Just last month, my son Dylan, packed up and moved into the dorm at Arizona State University. Although it’s just across town, he’s the first child to move out and it’s wrecked me up one side and down the other. I think I’ve finally stopped crying.
It wasn’t just the physical loss of his presence that made me sad, but the finality of the independence this move represented. My son’s life no longer revolves around me. Although it’s been gradually happening for years, I’m now living the reality of it. And I’m finding our time together – whether on the phone or in person, is loaded with expectations on my part.
The first weekend Dylan came home, I was overjoyed. Although it had only been six days since he’d been in the house, I wanted it to be perfect. It coincided with my birthday, and I envisioned us sitting and talking, catching up around the table. However, he was tired from a school activity the night before, which made him grumpy. When he plopped down on the couch and opened his laptop to check Facebook – instead of talking with me – I became grumpy too.
His attitude bumped into my expectations, and within a short time, all my lovely ideas of our time together dissolved into frustration and annoyance. I allowed my hurt feelings to come out in some unnecessary words, which didn’t help the situation.
We finally talked about it, and Dylan’s words shook me out of my pity-party, and gave me a much-needed wake-up call.
“Mom, when I come home I want it to be peaceful. I want to be with you. But when you act like this, I don’t even want to be here.”
It was what I needed to hear. It reminded me anew of something I learned years ago: I can control the weather in my home – and the choice of whether it’s warm and loving, or cold and annoyed is mine. So I made renewed commitment at that moment – to create a home worth coming home to … for Dylan and every member of my family.
There isn’t a formula for making this happen. But there are some simple things I’ve done in the past to create a peaceful home, and will be renewing in the future. Here are some of my favorite ways to create a welcoming place for my family and friends:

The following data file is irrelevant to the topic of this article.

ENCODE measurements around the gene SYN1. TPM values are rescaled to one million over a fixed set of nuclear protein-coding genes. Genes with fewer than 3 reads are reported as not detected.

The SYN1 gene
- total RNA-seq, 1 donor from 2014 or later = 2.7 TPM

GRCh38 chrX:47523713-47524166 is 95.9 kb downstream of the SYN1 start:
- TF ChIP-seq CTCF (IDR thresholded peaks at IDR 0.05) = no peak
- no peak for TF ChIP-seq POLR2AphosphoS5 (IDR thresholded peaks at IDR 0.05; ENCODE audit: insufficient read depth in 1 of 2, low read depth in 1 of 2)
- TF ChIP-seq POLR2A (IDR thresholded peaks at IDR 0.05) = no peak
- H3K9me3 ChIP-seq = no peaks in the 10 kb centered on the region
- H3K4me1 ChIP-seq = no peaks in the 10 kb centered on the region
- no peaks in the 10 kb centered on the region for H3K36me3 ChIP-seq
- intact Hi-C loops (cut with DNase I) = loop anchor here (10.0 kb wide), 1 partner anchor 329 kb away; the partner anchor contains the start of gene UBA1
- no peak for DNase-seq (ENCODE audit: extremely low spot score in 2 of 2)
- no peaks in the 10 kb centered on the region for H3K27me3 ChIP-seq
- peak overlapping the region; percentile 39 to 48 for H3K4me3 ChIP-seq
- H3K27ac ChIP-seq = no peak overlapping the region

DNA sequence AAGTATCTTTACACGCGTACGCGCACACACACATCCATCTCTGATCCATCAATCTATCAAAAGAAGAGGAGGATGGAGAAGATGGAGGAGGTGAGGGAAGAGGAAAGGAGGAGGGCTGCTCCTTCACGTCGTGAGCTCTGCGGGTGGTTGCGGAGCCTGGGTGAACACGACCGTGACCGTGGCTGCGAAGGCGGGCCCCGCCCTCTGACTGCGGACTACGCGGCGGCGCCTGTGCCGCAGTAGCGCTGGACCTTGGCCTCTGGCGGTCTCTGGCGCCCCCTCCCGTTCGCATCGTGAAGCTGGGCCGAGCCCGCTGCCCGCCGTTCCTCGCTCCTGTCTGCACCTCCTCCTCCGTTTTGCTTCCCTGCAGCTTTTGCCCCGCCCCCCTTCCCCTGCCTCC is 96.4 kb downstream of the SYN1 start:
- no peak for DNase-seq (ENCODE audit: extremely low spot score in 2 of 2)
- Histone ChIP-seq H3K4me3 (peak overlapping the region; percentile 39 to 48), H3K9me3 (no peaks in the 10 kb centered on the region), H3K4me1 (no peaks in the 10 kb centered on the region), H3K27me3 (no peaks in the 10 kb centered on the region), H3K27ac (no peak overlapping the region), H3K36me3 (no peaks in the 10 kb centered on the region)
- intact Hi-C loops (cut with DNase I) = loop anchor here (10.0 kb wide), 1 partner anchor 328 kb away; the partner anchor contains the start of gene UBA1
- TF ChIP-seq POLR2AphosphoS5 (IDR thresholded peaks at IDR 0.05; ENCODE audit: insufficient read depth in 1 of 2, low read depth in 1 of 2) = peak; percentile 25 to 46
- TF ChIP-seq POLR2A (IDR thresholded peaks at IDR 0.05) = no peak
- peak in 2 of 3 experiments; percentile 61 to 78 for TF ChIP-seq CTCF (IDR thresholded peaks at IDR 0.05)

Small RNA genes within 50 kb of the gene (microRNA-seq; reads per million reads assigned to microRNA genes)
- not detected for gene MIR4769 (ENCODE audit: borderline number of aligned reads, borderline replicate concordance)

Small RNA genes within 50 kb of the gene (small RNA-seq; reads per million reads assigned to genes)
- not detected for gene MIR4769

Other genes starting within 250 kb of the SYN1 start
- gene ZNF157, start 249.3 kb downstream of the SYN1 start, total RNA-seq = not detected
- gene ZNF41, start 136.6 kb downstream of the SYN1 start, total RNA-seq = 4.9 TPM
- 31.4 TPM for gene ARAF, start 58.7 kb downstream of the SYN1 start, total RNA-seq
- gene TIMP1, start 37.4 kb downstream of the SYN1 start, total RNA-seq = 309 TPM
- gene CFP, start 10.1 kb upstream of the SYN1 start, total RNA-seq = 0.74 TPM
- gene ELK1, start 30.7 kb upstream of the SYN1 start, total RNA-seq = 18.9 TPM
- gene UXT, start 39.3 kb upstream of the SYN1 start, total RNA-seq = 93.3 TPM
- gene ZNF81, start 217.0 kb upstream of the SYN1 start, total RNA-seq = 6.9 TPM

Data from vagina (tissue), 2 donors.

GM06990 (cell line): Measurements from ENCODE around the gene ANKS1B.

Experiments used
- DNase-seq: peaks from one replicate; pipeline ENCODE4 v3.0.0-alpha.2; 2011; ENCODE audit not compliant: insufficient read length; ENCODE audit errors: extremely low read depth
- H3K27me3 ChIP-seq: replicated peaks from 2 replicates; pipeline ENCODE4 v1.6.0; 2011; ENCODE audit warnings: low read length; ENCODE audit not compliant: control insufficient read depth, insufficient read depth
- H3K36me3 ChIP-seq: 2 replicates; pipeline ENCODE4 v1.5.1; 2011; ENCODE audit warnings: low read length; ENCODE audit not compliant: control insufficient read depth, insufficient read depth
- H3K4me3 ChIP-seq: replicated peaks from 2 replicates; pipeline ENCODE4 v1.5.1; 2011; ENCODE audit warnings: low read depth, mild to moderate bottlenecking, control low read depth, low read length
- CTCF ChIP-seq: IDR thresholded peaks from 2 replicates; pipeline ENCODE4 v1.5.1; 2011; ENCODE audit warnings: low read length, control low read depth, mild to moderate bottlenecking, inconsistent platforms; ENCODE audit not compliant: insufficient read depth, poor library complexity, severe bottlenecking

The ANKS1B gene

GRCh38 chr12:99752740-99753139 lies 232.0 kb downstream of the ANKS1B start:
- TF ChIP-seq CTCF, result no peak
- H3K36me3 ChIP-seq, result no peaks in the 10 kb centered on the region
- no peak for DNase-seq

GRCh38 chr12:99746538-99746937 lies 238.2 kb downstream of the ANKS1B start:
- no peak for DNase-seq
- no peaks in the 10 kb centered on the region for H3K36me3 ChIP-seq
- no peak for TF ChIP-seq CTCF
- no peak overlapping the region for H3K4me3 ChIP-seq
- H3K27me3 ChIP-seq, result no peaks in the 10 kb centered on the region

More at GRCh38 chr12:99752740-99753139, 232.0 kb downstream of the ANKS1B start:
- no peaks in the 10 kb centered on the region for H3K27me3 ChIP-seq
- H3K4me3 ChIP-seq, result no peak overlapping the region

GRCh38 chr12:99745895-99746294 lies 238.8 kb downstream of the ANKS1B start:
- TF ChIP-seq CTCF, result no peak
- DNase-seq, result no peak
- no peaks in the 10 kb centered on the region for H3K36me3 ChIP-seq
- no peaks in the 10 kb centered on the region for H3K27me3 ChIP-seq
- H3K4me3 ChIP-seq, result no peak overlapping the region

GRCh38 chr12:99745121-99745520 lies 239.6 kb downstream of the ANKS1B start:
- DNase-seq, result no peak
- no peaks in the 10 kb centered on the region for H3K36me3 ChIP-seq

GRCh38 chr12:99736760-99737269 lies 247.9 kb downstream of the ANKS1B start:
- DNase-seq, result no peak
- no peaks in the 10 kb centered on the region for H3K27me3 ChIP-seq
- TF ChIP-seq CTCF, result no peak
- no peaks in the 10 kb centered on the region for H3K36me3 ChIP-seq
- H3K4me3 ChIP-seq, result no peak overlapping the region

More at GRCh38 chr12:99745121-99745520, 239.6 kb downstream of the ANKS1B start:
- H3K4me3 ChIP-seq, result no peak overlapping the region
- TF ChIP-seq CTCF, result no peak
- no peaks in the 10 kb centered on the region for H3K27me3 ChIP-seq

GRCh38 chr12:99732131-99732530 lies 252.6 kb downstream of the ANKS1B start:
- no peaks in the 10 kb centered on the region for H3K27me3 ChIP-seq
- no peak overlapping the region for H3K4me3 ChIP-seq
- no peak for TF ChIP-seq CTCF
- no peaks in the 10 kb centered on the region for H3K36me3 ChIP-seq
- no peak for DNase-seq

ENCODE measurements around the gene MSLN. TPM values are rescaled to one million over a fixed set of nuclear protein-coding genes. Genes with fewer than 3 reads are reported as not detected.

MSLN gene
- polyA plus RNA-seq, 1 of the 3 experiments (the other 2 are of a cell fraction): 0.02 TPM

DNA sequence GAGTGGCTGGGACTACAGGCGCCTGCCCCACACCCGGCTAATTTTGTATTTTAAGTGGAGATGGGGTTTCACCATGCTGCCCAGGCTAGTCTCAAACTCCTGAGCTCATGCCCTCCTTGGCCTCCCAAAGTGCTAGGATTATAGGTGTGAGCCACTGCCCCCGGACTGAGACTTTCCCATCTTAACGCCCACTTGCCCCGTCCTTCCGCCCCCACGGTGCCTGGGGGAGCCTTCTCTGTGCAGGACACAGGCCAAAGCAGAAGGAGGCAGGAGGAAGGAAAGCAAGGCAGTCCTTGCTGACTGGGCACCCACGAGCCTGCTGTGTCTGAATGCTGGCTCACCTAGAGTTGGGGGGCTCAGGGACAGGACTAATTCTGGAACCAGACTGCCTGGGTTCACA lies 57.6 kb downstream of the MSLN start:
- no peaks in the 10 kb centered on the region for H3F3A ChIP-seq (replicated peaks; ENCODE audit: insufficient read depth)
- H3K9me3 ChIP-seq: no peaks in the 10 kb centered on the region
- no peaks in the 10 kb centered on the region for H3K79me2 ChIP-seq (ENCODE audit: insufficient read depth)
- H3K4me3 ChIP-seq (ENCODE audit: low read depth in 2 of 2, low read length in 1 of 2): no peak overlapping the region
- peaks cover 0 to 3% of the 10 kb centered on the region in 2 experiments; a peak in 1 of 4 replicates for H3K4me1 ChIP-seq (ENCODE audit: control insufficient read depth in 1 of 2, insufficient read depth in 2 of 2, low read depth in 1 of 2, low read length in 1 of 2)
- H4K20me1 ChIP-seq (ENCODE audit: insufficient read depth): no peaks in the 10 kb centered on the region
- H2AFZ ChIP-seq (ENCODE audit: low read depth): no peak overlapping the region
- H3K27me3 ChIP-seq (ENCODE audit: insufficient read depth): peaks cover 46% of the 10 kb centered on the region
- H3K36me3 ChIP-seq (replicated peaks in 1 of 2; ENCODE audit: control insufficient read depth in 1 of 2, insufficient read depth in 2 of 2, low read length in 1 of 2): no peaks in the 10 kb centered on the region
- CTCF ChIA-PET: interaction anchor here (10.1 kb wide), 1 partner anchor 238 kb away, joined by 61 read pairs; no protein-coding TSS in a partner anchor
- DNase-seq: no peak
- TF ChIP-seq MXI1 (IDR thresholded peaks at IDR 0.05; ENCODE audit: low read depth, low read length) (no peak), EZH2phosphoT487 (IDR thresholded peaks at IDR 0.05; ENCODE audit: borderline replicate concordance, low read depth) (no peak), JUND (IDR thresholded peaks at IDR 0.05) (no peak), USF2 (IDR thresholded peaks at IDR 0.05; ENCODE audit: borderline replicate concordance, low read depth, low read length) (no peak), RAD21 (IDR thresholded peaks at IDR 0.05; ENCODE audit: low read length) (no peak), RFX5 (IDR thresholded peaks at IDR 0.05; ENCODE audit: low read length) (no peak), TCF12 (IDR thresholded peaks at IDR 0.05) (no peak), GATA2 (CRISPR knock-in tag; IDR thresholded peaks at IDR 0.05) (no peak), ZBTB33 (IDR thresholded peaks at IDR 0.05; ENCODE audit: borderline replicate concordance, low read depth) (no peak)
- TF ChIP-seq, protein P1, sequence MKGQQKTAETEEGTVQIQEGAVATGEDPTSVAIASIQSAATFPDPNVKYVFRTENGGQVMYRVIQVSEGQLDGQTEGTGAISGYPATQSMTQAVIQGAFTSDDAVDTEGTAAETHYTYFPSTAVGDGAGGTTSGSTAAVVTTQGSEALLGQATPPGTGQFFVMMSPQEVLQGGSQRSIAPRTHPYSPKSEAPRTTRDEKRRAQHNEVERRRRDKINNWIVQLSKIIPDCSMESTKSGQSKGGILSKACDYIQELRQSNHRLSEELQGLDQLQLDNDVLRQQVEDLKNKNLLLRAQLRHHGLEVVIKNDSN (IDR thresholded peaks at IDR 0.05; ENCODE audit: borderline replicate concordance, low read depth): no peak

Be aware of my attitude. If I’m harboring resentment or hurt feelings, I don’t always speak in loving ways. When a bad attitude starts to rise up, it always helps to honestly acknowledge the hurt feelings, and turn to the Lord, allowing His peace to calm my heart. Sometimes I need to talk to the one who hurt my feelings. When that doesn’t happen, especially when I’m overworked, I “invite” everyone to my pity party. Instead of motivating them to good works, I criticize. Instead of being proactive, I’m reactive, and a downward cycle ensues. Being honest about my emotions, dealing with them in a healthy way and adjusting my attitude towards kindness, graciousness and mercy
makes such a difference.
Create places of peace. On any given day, you’ll find messes waiting to be cleaned in most rooms in my house. Sometimes those messes hang around until cleaning day. But I’m committed to having the first impression in my home be peaceful. That means, when someone walks into my home, I want them to sense peace and order. So my entry way, kitchen counters and kitchen table are kept clean. My family room is picked up. There is always a place to come in and rest in the main living areas of my home.
Keep refreshments handy. Food has always been a part of happy gatherings. The Bible describes joyful times in Acts 2:46-47a: “Every day they continued to meet together in the temple courts. They broke bread in their homes and ate together with glad and sincere hearts, praising God and enjoying the favor of all the people.” When a hungry husband, child or group of teens make their way into my home, I love having a reason for them to stop in the kitchen. Also, keeping blood sugar at healthy levels helps with all our attitudes. So I try to keep healthy snacks available, and a few unhealthy ones too. For example, the other night my son brought his girlfriend over, and she wanted to make us a pizookie (This was new to me – think deep dish chocolate chip cookie with ice cream on top). Thankfully, I had all the ingredients on hand and we had a great time together.
These are just a few ways to create a home that your family wants to come home to. I’d love to hear your thoughts on this. How do you make your home welcoming to family and friends? How do you adjust your attitude? Share your thoughts and we’ll all benefit.